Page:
People who file for Chapter 7 bankruptcy typically earn lower incomes and can’t repay their debts. To qualify for Chapter 7 bankruptcy, you must be earning less than your state’s median income for a family or household of your size. In nearly all cases, you will be discharged of all your outstanding debt after filing for Chapter 7 bankruptcy, allowing you to start fresh and rebuild your credit and savings. But it’s important to understand that this type of consumer bankruptcy won’t clear you of certain responsibilities such as child support, taxes, alimony and certain student loan requirements.


  • No repayment: Because you’ll be selling your assets to repay your creditors, you won’t have to work out a repayment schedule for your debts. Instead, you’ll be relieved of those debts.
  • No maximum debt limit: You can apply with high amounts of consumer debt.


  • Property liquidation: The sale of your assets is what prevents you from having to make payments to your creditors.
  • Income status requirements: Chapter 7 bankruptcy is limited to those with low income and minimal assets.
  • You must take a credit counseling course: According to the Federal Trade Commission, you must take a credit counseling course from a government-approved organization within six months before filing for bankruptcy.
  • Stays on credit report for up to 10 years: Because of this, filing for Chapter 7 bankruptcy may make it difficult for you to get credit or insurance, and may even make it challenging to be hired for a new job or get approved to rent a new apartment.

What about Chapter 13 bankruptcy?

A third type of bankruptcy is Chapter 13 bankruptcy. This option is different in that it allows you to create a repayment plan based on your anticipated income. In many cases, you’ll pay off most of your debt with monthly payments over the course of three to five years, after which time the rest of your debt is discharged.

An advantage of Chapter 13 bankruptcy is that it allows you to retain your assets, such as your house or car. Most individuals or businesses qualify for Chapter 13 bankruptcy. A common use for it is to save a home from foreclosure. You can qualify if you have less than $394,725 in unsecured debt (like credit cards or personal loans) and $1,184,200 in secured debt (like a car loan or mortgage).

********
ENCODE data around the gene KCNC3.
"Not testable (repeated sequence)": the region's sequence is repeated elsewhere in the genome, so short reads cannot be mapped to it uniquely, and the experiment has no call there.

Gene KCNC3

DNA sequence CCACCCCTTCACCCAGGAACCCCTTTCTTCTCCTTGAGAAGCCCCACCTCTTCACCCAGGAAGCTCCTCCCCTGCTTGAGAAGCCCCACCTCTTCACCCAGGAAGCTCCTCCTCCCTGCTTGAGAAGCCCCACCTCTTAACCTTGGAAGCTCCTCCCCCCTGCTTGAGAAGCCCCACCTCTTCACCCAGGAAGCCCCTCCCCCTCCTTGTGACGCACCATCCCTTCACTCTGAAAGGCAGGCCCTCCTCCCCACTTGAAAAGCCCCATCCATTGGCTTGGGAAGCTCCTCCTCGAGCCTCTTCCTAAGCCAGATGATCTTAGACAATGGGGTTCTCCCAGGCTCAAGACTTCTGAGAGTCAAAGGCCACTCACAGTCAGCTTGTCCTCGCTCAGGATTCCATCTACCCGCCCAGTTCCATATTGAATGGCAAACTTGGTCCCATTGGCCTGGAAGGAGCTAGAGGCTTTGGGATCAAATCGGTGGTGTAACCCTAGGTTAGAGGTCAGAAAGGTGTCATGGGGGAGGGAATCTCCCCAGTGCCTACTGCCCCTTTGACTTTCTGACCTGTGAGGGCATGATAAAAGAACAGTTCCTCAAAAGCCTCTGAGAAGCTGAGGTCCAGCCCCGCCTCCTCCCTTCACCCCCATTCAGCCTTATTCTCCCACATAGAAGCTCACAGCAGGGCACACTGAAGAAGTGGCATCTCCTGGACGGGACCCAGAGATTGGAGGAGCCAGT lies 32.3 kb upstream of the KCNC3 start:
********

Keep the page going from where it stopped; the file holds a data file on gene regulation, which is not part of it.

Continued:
If you’ve been discharged from Chapter 13 or another type of bankruptcy within the last two to four years, you may not qualify to file.

Tips to head off bankruptcy

While filing for bankruptcy can certainly bring relief to certain cases of extreme debt, it should remain a last resort. You’ll want to do everything possible to avoid filing for bankruptcy. Here are some alternative options:

  • Work with your creditors: Consider picking up the phone and calling your credit card company to try to negotiate on a solution. It’s possible they will be willing to work with you to settle on a lower interest rate, lower your monthly payment or even reduce your balance.
  • Debt consolidation: Consider a personal loan to consolidate your debt into one balance. This can help you save on interest and pay back your debt without having to give anything up as collateral.
  • Cut expenses: Whether it’s giving up cable, limiting the number of nights you eat out every week or swapping a pricey gym membership for a more affordable option, there are ways you can cut down on your monthly expenses.
  • Find a side job: From tutoring to dog walking or even driving for Uber, there are a number of side hustle options to choose from these days.